Helpline connecting those in need with agencies still operating amid crisis

Calls to the United Way of Greater Dayton’s social service helpline HelpLink 211 have surged during the coronavirus pandemic, particularly from people seeking help finding food, or assistance with rent and utilities, agency officials say.

Compared to the same time period last year, the agency has seen a 53 percent increase in calls from Warren County, 30 percent spike from Butler County and 29 percent increase from Montgomery County.

As records numbers of Ohioans are losing their jobs amid the pandemic, many people who have never had to ask for assistance before don’t know where to turn. People who dial 211 are put in contact with workers who can help them understand what services are available. They also offer an online resource directory.

HelpLink director Rosalie Bonacci-Roberts said her 16 employees are working around the clock and so far have been able to handle the demand with call wait times of only up to 90 seconds.

A bigger challenge, she said, is keeping track of which of the 1,000-plus agencies they work with are open and offering services as many local non-profits, churches and government agencies are scaling back services.

Some agencies are having a hard time staffing operations because they rely on older volunteers who are staying home for safety reasons. Other agencies are simply going broke.

“Most organizations impacted by health concerns and/or financial considerations have reduced or discontinued face-to-face meetings with the public, redirected their mission focus or have curtailed or suspended operations,” she said.

She said they are in daily contact with agencies in the nine counties they support to keep on top of this.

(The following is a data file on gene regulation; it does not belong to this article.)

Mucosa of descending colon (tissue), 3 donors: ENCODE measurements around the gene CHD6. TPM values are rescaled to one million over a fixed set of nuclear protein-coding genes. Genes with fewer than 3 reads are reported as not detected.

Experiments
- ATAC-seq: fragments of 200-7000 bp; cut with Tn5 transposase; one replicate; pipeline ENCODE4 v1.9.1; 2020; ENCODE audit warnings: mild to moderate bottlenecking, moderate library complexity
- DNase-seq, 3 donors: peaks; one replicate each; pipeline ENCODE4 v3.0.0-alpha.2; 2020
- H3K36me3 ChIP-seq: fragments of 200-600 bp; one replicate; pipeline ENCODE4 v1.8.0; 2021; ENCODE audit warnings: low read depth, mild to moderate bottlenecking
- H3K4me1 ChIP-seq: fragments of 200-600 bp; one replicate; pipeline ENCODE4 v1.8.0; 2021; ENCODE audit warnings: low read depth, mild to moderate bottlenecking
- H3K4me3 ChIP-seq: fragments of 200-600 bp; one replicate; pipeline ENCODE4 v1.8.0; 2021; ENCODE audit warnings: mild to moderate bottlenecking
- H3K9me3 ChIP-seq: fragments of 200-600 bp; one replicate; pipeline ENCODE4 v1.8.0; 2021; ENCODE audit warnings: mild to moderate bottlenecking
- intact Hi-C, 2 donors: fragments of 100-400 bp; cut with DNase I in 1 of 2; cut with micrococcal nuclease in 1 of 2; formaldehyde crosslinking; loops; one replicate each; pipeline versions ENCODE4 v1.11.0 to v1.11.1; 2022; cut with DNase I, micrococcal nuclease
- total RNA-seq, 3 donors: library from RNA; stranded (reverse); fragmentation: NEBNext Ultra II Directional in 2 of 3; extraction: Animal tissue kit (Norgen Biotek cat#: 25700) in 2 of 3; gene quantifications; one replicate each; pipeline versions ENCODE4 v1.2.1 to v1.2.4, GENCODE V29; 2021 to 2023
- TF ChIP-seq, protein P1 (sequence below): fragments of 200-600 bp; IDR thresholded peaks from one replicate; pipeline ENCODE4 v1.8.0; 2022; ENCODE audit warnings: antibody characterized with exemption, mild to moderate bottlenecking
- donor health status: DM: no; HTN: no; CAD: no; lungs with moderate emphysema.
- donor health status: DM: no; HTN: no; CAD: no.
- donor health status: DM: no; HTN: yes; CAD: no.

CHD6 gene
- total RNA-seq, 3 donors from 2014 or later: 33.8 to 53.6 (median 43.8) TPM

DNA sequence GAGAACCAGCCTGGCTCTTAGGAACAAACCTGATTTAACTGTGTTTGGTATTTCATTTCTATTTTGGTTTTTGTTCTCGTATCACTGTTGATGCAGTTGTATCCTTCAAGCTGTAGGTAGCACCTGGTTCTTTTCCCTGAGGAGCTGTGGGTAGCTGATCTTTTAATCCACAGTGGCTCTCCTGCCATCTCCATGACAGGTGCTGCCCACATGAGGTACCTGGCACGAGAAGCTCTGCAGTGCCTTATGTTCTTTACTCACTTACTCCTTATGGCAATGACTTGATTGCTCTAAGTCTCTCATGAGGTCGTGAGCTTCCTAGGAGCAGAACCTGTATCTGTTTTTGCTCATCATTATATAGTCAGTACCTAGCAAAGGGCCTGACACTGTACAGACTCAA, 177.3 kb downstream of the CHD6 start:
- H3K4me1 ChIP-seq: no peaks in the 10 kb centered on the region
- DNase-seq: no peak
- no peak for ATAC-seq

They are always looking for new partners, she said. An agency can register for HelpLink on the website.

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The agency has also partnered with the Living City Project to try to match up volunteers with groups who need them during the health crisis with an online tool.

Living City Project director Caleb Ingram said the biggest need is for people to help deliver food to homes of people who can’t get to pantries or grocery stores. He said local social service organizations have learned from last year’s tornadoes how to scale up quickly to respond to a crisis, but this is different.

“This is a really challenging time in that we find ourselves torn in wanting to stay home for safety, which is valid, and there is great needs that need to be addressed at the same time,” he said. “It’s a call to the younger generation to rise up and get out there and serve.”

How to find help

United Way HelpLink 211 connects people to social services, such as food and rent/utility assistance, in the following counties: Butler, Champaign, Clark, Clinton, Greene, Madison, Montgomery, Preble, Warren

Search available resources online at

Or call 211 to be connected to someone at the agency’s call center

How to help

Register your agency as a resource on HelpLink at

Or visit to register as a volunteer

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